And you know, if you’re looking to reduce the number of phone calls and voicemails that come into your business and lower your customer support costs, our friends over at Chatdesk enable you to shift your calls to messaging channels like Facebook Messenger, you can schedule a demo and check out the discount they’re offering for Startup Hustle listeners, by visiting the link in the show notes, you can also find a link to Chatdesk at site where there’s a link, we have one on the site as well. Or just go to

So you know, some of the levels of innovation and, you know, you’d scale things down, can reduce your cost and provide capital for you in areas where you might not need it. Now, we’re talking about tech companies and tech companies are, are very dependent on developers, and sometimes that we talk a bit to people a lot about that Full Scale, because we help our clients build offshore teams, which can save them a lot of money, if they need if they need to, or want to. And that’s another example of like finding some innovative solutions. Like even recently, I know you did this at stack epi at one point, and we tried to do it regularly at Full Scale is just sometimes just sit down and just have a kind of a come to Jesus meeting with yourself about when, how and when and how you spend your money. Yeah, you know, like, I mean, dude, I just went through this the other day just went through and you know, we have 220 employees at Full Scale. And, you know, it’s just like goofy little shit starts to pile up, like subscriptions that you want to use that you now don’t, or extra licenses for this or something for that. And next thing, you know, you know, you’re chopping a bunch of stuff out and you’re like, Wow, this is like 500 bucks a month, or 1000 bucks a month. Now, that might not solve your problem of meddling, but waste, wasted capital, and ineffective or inefficient, inefficient spending isn’t helping it either. So you know, you got to find a way to redirect, you have to either figure out how to sell more or spend less. I mean, that’s really in the end, those are the binary type options for getting out of the mill.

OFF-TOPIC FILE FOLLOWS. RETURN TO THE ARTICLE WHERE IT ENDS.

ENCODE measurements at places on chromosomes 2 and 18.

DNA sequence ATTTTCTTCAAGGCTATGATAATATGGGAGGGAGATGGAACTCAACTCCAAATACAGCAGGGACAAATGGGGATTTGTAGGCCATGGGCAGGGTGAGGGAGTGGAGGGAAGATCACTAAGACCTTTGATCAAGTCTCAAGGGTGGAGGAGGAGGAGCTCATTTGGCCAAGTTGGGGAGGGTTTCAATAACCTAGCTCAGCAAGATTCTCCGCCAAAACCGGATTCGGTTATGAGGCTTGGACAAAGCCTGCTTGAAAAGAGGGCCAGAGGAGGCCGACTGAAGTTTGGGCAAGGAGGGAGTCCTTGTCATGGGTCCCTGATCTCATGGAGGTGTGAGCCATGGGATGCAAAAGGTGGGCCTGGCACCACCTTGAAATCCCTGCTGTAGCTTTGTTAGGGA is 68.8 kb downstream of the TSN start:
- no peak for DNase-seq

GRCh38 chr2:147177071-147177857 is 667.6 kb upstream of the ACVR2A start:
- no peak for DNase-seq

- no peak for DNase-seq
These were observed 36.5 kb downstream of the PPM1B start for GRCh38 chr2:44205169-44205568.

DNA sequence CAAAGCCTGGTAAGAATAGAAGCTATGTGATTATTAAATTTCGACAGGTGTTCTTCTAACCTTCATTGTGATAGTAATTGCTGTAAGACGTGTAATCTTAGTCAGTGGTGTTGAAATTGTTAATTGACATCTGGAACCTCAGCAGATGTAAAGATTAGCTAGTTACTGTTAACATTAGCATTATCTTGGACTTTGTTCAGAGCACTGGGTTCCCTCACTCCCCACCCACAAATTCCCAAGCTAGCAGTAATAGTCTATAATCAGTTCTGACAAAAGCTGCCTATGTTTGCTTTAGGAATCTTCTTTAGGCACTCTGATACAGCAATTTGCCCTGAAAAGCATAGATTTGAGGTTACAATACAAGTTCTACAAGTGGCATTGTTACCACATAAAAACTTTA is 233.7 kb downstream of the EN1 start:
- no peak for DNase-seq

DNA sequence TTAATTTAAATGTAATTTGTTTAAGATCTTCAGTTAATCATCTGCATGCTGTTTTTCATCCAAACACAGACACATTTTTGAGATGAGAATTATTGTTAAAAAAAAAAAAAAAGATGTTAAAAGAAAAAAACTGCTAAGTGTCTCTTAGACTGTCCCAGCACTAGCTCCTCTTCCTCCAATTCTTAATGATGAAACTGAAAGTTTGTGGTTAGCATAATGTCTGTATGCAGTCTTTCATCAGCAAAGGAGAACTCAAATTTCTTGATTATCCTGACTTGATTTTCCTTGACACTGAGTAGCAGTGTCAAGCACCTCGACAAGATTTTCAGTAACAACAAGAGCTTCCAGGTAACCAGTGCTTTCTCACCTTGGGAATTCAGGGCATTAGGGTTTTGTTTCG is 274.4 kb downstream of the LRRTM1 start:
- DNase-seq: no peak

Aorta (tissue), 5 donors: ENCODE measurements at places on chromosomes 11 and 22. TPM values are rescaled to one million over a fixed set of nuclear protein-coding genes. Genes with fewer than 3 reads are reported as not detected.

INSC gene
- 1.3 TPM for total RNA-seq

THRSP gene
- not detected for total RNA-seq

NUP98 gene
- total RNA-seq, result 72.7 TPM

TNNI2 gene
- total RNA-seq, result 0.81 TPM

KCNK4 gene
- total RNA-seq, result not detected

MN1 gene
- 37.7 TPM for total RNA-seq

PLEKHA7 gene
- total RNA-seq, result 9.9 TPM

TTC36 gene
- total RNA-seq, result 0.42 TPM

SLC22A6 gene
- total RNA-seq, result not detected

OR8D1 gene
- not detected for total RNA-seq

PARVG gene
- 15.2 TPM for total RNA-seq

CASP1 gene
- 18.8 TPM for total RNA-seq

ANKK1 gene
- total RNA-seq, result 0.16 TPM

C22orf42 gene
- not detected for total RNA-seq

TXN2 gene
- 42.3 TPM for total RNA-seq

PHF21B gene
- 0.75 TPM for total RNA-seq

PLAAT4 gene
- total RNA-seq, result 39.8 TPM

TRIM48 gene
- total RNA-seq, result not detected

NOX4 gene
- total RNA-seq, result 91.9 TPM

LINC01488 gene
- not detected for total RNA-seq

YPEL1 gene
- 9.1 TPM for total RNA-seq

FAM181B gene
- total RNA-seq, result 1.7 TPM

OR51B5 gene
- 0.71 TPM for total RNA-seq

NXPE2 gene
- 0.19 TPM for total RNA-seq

Matt Watson 17:27
Well, and I mean, I honestly have all my friends that I have a huge percentage of them have kindness small to midsize companies that have never raised capital. And they’re just, they’re just growing. And, you know, there’s nothing wrong, nothing wrong with that. But I think true, what’s wrong with it, is when you’re not growing at all, right? You’re like, you people, we struggle to sell our product. I mean, that’s where you’re really, really stuck. You know, if you’re growing and you’re growing 10% A year 20%, and you’re happy with it and all that stuff. There’s nothing wrong with that at all. But if you’re not growing at all, because you’re like, Oh, we built this thing, but I can’t get anybody to buy it. That’s where you’re really, really in a lot of trouble. And you’re talking about we’re talking about budget and spending money. One of the biggest problems that startups have is not spending enough money on sales marketing. You know, though, they’ll like the guys I was meeting with yesterday, they don’t know they’re probably got 2020 Something employees, only one of them is in sales. Everybody else is basically an r&d and customer service. And they wonder why they’re not growing, right? Like you’ve you’ve got to invest as a good percentage of your budget in sales and marketing if you’re gonna grow sales. And I mean, that’s a big problem with companies is they, especially tech companies invest all over money in the product and not enough money in sales marketing.